Again, I suspect that nobody wants to stop them because everyone's afraid that the American economy is a hollow shell without this activity. But that's just my own paranoid guess. Maybe it's really just a straight up scam designed to screw taxpayers and destroy the economy as some sort of master plan to take over the world, who knows?

But every day it becomes more and more clear that they are going to take every advantage no matter how blatant and outrageous. And except for a few lonely House members, Matt Taibbi and some bloggers, nobody seems to give a damn.
Can Congress protect consumers? July 27: Wall Street is trying to block the creation of an agency that would help protect consumers from making the same bad financial decisions that led to the sub-prime mortgage crisis. Rachel Maddow is joined by the Chair of the House Financial Services Committee, Congressman Barney Frank.

DougJ: Can’t do better than Ezra

I’ve never read much of Ezra Klein’s stuff in the past, even though it’s been highly praised elsewhere. But there’s no question that yesterday’s opinion piece and today’s online chat are by far the most knowledgeable discussions of health care I’ve ever read in an American newspaper. Read the whole thing, but here’s a sample:

Ezra Klein: No. We don’t have the best health care in the world. Not on any broad measure or metric. We don’t have the most cost effective health care in the world. We don’t have the best outcomes in the world. We can’t even manage to give everyone access to health care.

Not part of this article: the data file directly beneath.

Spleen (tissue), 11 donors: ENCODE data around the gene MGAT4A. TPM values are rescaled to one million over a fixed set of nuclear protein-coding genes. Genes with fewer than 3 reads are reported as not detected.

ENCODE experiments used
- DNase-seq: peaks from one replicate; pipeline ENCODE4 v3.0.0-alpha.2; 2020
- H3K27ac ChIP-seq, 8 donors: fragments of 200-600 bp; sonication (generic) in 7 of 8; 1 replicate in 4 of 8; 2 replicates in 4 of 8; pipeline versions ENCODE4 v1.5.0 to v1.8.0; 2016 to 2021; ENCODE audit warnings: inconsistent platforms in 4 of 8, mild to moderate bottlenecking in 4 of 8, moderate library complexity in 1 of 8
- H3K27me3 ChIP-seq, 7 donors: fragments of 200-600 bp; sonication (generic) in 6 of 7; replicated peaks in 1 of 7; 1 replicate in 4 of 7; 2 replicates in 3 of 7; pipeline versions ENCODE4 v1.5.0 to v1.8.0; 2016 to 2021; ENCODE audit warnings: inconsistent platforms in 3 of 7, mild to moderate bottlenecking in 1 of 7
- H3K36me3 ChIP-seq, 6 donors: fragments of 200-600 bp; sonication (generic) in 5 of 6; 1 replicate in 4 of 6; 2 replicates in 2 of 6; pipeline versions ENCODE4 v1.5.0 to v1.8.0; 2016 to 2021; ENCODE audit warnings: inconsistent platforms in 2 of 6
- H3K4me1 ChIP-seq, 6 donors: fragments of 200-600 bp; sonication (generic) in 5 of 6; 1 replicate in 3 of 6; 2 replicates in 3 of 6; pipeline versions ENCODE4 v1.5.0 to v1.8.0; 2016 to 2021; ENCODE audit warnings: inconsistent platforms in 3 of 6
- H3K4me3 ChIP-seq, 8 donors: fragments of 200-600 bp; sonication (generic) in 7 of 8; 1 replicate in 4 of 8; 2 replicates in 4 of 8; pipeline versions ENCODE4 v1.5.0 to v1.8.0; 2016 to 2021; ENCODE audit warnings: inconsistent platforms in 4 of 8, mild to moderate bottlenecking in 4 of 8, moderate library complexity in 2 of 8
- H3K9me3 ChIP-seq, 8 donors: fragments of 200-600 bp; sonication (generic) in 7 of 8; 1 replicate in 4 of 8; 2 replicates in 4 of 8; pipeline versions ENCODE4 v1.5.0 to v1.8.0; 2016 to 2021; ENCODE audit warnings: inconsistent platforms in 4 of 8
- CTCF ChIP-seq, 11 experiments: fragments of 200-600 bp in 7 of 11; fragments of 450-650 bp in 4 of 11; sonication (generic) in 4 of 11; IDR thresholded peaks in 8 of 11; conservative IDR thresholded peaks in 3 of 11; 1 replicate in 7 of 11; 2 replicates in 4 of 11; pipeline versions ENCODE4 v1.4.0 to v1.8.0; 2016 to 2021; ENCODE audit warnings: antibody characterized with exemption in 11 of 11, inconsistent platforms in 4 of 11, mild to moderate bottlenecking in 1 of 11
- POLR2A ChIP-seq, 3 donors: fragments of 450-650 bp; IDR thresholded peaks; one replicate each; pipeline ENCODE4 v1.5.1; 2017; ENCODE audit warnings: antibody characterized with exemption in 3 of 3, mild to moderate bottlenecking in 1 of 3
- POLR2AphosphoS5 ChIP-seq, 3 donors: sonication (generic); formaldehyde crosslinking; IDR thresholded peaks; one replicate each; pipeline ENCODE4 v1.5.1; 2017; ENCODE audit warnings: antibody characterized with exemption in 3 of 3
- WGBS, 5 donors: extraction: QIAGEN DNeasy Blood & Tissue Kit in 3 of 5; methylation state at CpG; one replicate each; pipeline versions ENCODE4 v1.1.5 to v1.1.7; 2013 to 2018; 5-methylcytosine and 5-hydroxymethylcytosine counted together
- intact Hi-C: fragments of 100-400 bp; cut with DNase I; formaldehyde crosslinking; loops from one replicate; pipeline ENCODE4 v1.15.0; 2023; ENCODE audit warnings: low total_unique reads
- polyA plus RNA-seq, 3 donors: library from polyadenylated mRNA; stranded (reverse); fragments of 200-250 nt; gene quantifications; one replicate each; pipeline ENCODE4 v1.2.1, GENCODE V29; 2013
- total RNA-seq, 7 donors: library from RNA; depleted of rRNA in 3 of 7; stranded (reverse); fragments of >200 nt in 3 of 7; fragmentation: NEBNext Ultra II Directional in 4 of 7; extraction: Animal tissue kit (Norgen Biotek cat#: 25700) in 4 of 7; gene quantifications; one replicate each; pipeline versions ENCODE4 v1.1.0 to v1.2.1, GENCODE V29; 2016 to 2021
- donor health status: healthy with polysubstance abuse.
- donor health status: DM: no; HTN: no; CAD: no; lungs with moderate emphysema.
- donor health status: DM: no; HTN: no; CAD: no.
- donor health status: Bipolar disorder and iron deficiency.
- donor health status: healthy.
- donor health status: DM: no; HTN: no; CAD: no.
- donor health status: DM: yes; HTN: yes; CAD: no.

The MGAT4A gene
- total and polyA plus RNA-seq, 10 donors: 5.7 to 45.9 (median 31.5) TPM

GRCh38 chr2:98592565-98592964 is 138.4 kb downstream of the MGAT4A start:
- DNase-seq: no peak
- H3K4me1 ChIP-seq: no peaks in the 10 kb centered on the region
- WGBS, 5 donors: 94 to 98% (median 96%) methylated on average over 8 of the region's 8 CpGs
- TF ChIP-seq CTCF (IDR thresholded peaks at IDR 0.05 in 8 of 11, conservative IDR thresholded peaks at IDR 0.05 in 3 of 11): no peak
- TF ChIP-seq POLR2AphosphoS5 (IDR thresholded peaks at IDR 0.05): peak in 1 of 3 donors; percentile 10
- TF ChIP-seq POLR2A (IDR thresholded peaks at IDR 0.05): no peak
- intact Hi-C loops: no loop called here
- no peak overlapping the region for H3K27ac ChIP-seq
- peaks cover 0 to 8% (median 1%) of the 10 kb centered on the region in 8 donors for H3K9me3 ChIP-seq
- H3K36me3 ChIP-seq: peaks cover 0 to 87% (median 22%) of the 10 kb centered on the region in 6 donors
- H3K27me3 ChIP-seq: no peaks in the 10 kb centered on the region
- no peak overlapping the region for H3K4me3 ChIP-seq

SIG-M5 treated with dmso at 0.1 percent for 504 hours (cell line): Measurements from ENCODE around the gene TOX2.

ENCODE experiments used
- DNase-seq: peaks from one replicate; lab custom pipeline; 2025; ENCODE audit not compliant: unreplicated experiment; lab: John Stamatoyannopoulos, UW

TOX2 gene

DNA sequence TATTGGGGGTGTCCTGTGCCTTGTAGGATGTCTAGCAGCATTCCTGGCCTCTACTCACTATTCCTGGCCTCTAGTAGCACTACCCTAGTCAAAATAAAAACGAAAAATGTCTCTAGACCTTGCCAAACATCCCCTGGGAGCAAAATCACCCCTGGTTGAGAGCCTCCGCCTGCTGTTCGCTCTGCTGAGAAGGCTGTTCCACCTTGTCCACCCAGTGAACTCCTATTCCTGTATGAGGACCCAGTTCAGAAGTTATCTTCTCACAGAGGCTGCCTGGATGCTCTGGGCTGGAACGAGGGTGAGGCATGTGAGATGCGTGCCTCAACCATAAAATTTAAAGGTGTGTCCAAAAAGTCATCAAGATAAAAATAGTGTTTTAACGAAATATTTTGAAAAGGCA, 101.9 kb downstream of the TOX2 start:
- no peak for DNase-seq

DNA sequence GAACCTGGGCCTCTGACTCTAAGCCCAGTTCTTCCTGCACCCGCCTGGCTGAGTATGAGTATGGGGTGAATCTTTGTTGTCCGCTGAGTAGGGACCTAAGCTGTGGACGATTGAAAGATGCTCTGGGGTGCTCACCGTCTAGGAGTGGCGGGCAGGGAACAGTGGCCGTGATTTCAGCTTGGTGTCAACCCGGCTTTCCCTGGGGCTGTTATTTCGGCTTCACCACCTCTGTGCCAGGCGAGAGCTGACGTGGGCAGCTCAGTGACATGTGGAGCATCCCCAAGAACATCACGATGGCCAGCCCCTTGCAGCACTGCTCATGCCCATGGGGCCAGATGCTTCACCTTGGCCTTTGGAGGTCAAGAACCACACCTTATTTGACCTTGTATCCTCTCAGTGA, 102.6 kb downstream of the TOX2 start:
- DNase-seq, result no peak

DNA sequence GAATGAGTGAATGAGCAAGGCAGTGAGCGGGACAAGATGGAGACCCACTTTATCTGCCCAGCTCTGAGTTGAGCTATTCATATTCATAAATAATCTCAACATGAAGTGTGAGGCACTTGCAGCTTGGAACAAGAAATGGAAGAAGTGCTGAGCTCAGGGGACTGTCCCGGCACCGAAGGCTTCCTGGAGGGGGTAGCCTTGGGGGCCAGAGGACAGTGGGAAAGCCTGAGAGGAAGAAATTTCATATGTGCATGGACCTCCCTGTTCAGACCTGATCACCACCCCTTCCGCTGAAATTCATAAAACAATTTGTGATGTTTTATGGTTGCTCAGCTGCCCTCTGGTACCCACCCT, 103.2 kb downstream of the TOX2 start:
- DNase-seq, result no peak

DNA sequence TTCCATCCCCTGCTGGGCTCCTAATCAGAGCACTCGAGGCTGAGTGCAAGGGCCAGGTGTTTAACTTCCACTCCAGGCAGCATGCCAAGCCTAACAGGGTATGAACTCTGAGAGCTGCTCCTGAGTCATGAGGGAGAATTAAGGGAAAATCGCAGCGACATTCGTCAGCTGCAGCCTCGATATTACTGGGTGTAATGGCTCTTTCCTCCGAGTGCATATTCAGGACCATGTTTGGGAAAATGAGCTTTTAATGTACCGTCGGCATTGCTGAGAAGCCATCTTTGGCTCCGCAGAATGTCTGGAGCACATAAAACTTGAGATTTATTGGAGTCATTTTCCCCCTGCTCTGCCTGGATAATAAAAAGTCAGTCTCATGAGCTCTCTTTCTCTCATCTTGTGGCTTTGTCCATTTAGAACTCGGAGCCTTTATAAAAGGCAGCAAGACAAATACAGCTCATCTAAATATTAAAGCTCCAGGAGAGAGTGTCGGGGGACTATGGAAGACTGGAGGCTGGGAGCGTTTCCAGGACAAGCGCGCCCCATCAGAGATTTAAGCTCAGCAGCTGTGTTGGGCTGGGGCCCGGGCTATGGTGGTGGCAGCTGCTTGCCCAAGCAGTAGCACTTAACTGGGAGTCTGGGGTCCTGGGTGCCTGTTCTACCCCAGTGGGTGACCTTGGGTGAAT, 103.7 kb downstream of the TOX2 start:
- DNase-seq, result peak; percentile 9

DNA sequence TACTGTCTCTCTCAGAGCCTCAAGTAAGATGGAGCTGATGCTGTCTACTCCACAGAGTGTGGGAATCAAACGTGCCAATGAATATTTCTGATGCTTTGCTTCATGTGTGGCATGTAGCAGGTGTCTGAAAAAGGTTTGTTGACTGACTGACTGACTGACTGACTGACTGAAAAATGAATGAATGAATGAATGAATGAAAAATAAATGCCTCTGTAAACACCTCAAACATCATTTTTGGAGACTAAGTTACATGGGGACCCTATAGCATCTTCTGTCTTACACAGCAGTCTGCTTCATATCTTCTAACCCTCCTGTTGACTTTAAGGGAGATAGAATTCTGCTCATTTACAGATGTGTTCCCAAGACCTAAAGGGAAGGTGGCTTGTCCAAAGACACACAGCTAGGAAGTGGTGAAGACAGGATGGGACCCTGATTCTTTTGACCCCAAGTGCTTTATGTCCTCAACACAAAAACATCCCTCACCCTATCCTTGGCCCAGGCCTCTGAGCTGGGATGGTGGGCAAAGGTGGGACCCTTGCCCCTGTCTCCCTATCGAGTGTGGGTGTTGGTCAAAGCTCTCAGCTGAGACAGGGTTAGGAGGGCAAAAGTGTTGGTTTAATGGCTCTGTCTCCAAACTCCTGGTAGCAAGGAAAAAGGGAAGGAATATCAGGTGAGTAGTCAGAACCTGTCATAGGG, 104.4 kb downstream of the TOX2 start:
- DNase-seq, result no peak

That said, there are certain diseases, like breast cancer, that we are uniquely good at treating. But then we lag on diseases like diabetes. It’s a mixed bag. And it’s a mixed bag that we are spending twice as much as most other countries on. So it’s important to say this clearly: We have a very, even uniquely, bad health-care system. Not for every individual. But in the aggregate. As a country, we spend far too much and get much too little.


Charlottesville, Va.: Peggy Noonan had a column over the weekend listing three points that damage support of health-care reform. The first one seemed a bit odd—that doctors sometimes undercharge patients who are strapped financially. Is there any evidence out there supporting or debunking this? Any comments on the article overall?

Common Sense May Sink ObamaCare (Wall Street Journal, July 25)

Ezra Klein: Didn’t see her article, but it’s actually the opposite: Doctors overcharge patients who are strapped financially.

This is actually sort of intuitive. A piece of fruit at a good grocery store is pretty cheap. A piece of fruit at a corner bodega is often not. That’s because Safeway negotiate large discounts on behalf of their customers while the bodega doesn’t. Similarly, people with insurance—be it Medicare or a large employer’s plan—have negotiated discounts. But people with bad insurance, or no insurance, don’t. And so they end up paying a lot more.

I’ve taken a lot of shit here for supposedly overestimating the effect the punditocracy has on our government. But I sincerely believe that if Klein had had an public opinion page gig for the past 17 years and David Broder hadn’t, this country would be in a different place. Even though that means Klein would have started when he was eight.